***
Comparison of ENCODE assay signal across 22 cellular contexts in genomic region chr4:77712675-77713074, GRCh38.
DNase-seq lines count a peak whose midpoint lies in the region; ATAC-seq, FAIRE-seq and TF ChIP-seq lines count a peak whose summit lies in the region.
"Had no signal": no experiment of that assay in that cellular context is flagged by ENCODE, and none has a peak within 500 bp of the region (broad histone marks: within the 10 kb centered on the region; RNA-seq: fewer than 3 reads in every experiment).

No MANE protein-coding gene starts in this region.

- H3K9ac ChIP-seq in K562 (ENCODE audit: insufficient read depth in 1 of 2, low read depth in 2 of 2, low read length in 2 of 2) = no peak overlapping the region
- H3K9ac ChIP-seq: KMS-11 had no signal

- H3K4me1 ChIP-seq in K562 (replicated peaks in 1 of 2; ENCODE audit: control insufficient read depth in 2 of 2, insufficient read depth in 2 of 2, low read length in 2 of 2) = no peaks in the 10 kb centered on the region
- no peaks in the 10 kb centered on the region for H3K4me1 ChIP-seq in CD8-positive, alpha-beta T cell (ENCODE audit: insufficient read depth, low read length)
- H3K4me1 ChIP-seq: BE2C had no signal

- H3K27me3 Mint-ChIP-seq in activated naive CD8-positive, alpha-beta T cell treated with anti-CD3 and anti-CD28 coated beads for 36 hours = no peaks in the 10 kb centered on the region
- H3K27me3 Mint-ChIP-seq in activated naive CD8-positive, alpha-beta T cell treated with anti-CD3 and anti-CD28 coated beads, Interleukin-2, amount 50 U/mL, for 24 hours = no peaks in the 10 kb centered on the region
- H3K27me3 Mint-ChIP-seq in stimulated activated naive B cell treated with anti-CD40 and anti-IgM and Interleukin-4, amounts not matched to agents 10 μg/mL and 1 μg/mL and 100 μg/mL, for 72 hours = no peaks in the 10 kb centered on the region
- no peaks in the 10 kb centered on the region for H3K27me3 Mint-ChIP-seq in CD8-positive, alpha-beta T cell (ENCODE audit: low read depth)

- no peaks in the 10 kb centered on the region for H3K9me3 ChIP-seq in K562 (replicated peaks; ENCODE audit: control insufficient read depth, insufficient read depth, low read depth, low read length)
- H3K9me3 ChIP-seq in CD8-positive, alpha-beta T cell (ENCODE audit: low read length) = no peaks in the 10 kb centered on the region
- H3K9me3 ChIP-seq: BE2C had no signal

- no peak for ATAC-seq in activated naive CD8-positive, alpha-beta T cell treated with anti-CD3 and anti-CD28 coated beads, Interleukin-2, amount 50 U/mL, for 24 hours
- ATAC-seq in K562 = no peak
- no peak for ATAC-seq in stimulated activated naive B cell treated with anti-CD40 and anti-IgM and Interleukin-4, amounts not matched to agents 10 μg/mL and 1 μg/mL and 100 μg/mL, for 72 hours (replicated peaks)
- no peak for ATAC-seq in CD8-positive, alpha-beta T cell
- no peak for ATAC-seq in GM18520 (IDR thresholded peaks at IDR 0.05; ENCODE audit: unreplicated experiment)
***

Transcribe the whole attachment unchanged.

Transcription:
Comparison of ENCODE assay signal across 22 cellular contexts in genomic region chr4:77712675-77713074, GRCh38.
DNase-seq lines count a peak whose midpoint lies in the region; ATAC-seq, FAIRE-seq and TF ChIP-seq lines count a peak whose summit lies in the region.
"Had no signal": no experiment of that assay in that cellular context is flagged by ENCODE, and none has a peak within 500 bp of the region (broad histone marks: within the 10 kb centered on the region; RNA-seq: fewer than 3 reads in every experiment).

No MANE protein-coding gene starts in this region.

- H3K9ac ChIP-seq in K562 (ENCODE audit: insufficient read depth in 1 of 2, low read depth in 2 of 2, low read length in 2 of 2) = no peak overlapping the region
- H3K9ac ChIP-seq: KMS-11 had no signal

- H3K4me1 ChIP-seq in K562 (replicated peaks in 1 of 2; ENCODE audit: control insufficient read depth in 2 of 2, insufficient read depth in 2 of 2, low read length in 2 of 2) = no peaks in the 10 kb centered on the region
- no peaks in the 10 kb centered on the region for H3K4me1 ChIP-seq in CD8-positive, alpha-beta T cell (ENCODE audit: insufficient read depth, low read length)
- H3K4me1 ChIP-seq: BE2C had no signal

- H3K27me3 Mint-ChIP-seq in activated naive CD8-positive, alpha-beta T cell treated with anti-CD3 and anti-CD28 coated beads for 36 hours = no peaks in the 10 kb centered on the region
- H3K27me3 Mint-ChIP-seq in activated naive CD8-positive, alpha-beta T cell treated with anti-CD3 and anti-CD28 coated beads, Interleukin-2, amount 50 U/mL, for 24 hours = no peaks in the 10 kb centered on the region
- H3K27me3 Mint-ChIP-seq in stimulated activated naive B cell treated with anti-CD40 and anti-IgM and Interleukin-4, amounts not matched to agents 10 μg/mL and 1 μg/mL and 100 μg/mL, for 72 hours = no peaks in the 10 kb centered on the region
- no peaks in the 10 kb centered on the region for H3K27me3 Mint-ChIP-seq in CD8-positive, alpha-beta T cell (ENCODE audit: low read depth)

- no peaks in the 10 kb centered on the region for H3K9me3 ChIP-seq in K562 (replicated peaks; ENCODE audit: control insufficient read depth, insufficient read depth, low read depth, low read length)
- H3K9me3 ChIP-seq in CD8-positive, alpha-beta T cell (ENCODE audit: low read length) = no peaks in the 10 kb centered on the region
- H3K9me3 ChIP-seq: BE2C had no signal

- no peak for ATAC-seq in activated naive CD8-positive, alpha-beta T cell treated with anti-CD3 and anti-CD28 coated beads, Interleukin-2, amount 50 U/mL, for 24 hours
- ATAC-seq in K562 = no peak
- no peak for ATAC-seq in stimulated activated naive B cell treated with anti-CD40 and anti-IgM and Interleukin-4, amounts not matched to agents 10 μg/mL and 1 μg/mL and 100 μg/mL, for 72 hours (replicated peaks)
- no peak for ATAC-seq in CD8-positive, alpha-beta T cell
- no peak for ATAC-seq in GM18520 (IDR thresholded peaks at IDR 0.05; ENCODE audit: unreplicated experiment)